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Sara Lee: Queen of the Freezer Case : Personalities: Now it can be told--yes, there is a Sara Lee. But the cheesecake was her father’s idea.

TIMES STAFF WRITER

“That’s the real Sara Lee,” says the supermarket employee stationed to herd shoppers toward the Sara Lee freezer case.

A woman passing by stops short. “Oh my goodness, in person,” she says. Her son shrugs.

“I didn’t even know there was a Sara Lee,” one man says.

Sara Lee, in Los Angeles making an in-store appearance at a local Ralph’s, smiles politely, shaking hands and signing autographs for the crowd that has gathered around her.

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“She’s so young,” says a woman in bug-look sunglasses. “I expected to see someone old, you know, like the See’s grandmother.”

“My father started Sara Lee bakeries,” Sara Lee explains. “He named the company after me when I was a little girl.”

A middle-aged man, dressed in shorts, a polo shirt and a fishing hat, the kind George Bush wears on working vacations, picks up a sample package of Sara Lee chocolate mousse. He tastes it and tells Sara Lee, “It’s delicious, but my cholesterol is high.”

“This is our new light line,” Sara Lee tells him. “It’s lower in fat and lower in cholesterol.”

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“Is it really low in calories?” asks the man’s wife suspiciously. Then, to her husband, “She definitely has an accent.”

“What’s Sara Lee’s last name?” a man asks.

“Sara Lee.” Her public relations handler smiles.

“No, her last name,” the man says.

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“Sara Lee,” the handler says again. “It’s like Cher . . . and Elvis.”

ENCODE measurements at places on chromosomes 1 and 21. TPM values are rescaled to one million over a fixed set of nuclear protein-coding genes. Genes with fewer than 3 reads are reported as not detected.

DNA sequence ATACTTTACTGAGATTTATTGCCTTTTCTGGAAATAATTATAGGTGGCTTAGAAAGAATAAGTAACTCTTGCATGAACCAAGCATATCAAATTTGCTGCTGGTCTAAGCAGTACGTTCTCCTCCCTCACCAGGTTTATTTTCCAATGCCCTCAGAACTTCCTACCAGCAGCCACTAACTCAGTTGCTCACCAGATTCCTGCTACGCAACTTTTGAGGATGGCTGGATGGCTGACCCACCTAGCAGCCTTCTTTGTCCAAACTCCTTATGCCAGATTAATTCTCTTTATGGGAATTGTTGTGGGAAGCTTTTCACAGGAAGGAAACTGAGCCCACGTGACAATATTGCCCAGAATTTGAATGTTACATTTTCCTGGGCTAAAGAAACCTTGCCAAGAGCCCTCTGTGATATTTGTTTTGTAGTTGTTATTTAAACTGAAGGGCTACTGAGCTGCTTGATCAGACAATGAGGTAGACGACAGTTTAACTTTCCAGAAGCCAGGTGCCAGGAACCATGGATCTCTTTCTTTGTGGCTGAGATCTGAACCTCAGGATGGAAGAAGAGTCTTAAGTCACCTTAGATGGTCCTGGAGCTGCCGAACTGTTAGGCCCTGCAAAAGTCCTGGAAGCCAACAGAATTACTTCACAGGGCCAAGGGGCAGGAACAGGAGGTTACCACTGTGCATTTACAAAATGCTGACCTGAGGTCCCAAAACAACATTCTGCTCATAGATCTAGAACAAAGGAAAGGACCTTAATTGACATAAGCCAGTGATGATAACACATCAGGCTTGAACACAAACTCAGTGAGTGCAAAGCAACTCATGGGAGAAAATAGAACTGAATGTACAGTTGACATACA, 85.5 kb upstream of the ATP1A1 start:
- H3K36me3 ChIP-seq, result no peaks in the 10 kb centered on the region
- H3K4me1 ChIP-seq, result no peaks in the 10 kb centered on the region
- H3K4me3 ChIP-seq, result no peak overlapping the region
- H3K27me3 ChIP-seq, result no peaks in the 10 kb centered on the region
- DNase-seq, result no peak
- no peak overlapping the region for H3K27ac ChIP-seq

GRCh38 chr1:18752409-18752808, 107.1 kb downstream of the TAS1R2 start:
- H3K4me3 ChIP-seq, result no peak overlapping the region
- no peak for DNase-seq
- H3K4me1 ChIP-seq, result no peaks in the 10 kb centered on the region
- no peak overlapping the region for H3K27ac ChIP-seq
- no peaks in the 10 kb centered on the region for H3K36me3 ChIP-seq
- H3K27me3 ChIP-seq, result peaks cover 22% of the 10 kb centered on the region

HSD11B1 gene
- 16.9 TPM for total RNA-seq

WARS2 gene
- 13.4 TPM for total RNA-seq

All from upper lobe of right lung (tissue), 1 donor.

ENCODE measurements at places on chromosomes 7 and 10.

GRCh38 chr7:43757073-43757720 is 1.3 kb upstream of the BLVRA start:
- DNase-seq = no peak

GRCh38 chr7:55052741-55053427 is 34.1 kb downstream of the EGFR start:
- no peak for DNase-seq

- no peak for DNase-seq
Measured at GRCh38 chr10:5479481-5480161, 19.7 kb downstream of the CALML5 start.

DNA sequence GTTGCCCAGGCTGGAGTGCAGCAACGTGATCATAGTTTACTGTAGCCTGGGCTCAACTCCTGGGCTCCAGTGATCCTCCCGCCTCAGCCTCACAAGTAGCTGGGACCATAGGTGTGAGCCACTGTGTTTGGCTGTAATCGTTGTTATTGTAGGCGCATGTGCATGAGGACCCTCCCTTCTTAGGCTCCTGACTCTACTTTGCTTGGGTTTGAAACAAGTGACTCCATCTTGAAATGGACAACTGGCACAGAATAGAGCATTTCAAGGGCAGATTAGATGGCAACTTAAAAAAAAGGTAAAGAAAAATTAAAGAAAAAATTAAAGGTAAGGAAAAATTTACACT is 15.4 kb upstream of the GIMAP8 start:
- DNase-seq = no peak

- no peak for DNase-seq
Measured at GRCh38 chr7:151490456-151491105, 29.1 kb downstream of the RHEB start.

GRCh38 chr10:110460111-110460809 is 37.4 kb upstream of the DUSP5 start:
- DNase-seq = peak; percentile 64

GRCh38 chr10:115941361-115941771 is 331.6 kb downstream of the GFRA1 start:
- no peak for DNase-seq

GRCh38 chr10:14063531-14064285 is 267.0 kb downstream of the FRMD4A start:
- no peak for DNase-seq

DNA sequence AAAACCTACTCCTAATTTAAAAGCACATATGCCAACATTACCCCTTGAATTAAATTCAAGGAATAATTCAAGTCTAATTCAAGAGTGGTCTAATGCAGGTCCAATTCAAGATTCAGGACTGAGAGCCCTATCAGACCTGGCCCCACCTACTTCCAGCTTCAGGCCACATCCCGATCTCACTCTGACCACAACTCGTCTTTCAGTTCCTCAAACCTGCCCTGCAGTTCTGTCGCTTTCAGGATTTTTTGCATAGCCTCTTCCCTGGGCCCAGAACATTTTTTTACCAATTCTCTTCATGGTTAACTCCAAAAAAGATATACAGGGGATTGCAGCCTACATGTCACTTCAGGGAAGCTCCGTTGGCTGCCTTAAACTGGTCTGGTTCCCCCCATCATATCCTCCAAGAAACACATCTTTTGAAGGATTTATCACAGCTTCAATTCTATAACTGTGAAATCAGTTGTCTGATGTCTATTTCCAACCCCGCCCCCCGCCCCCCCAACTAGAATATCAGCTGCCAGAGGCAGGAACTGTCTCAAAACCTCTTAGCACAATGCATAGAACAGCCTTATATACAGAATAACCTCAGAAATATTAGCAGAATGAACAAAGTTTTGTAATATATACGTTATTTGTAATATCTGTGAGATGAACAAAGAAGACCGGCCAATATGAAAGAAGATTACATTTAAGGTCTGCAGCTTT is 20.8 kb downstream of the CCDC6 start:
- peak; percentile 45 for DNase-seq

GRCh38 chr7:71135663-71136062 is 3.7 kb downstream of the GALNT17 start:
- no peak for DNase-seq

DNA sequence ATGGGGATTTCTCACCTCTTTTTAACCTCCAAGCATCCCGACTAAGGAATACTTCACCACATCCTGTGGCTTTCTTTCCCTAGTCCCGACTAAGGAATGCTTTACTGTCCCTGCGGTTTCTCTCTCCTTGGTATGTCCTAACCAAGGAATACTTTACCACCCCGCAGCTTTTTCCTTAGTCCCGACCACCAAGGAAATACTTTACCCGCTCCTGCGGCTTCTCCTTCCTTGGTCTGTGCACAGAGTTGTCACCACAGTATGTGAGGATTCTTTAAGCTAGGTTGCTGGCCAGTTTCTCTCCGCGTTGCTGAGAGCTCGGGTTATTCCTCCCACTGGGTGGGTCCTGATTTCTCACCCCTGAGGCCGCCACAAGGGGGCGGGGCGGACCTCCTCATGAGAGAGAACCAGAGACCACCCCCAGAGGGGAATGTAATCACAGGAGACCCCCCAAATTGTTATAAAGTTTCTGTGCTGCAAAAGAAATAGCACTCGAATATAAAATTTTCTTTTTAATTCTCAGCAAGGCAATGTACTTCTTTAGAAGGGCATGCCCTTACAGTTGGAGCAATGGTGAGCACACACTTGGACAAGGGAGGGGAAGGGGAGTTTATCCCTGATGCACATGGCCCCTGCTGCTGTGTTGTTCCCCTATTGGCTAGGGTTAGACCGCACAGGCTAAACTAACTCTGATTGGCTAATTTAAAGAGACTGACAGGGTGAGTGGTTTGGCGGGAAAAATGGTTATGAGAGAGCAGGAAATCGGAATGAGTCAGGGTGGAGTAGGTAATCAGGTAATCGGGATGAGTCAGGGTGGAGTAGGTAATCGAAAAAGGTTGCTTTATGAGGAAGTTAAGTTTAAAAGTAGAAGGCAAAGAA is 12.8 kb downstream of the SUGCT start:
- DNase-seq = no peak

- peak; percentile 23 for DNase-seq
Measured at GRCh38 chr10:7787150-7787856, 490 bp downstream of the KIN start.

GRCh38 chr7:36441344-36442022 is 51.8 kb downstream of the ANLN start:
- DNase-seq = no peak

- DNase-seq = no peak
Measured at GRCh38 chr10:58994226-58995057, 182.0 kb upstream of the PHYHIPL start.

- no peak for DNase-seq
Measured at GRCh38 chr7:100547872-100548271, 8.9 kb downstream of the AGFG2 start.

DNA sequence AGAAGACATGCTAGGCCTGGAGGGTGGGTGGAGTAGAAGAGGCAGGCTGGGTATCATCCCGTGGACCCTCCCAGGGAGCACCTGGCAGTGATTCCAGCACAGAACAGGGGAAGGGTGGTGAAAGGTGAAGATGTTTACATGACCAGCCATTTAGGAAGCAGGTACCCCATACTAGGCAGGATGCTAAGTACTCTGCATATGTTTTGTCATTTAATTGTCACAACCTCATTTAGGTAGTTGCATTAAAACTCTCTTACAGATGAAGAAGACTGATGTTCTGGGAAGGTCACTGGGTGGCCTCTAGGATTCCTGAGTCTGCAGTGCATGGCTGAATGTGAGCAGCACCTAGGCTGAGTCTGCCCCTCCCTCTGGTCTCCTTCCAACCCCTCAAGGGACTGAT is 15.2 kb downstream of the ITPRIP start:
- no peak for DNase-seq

“Oh,” the man says and walks away.

“She’s darling , Sara Lee,” a woman says to one of the Ralph’s employees. “I’m from Chicago, you know, and the Sara Lee name is associated with Chicago.” Then, to her husband, “OK, we’ve got the beer, what else do we need?”

There was a time when Sara Lee, the person, tried to ignore Sara Lee, the company. “When I was growing up,” she says, “I didn’t let anybody say who I was. Not because I wasn’t proud, but because I felt I hadn’t done anything. My dad did everything--it was just my name.”

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Her dad, Charles Lubin, named his original cream cheesecake after his daughter in 1949 when she was 9 years old. It was a cheesecake designed to be sold in supermarkets instead of neighborhood bakeries. It was a cheesecake that changed the world--at least on lonely Saturday nights.

For a lot of people, a Sara Lee frozen cream cheesecake or all-butter pound cake is the ultimate comfort food. Post-breakup food. Food for the blues. Food that’s soothed the hearts of the dateless for two generations. Some people don’t even wait for the cake to thaw.

For Sara Lee, the famous cream cheesecake was her childhood breakfast food--what dad brought home from the office. And for a short period growing up, Sara Lee was almost as devoted to the company as her father.

“When dad went to build his new plant, I was there every day,” she says. “He’d show me all the new machines. During the summer, when I was 13 or 14, I had wonderful jobs there--filing sales checks, and my favorite, answering the switchboard. I got to hear who was mad at whom.”

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But it wasn’t easy being Sara Lee.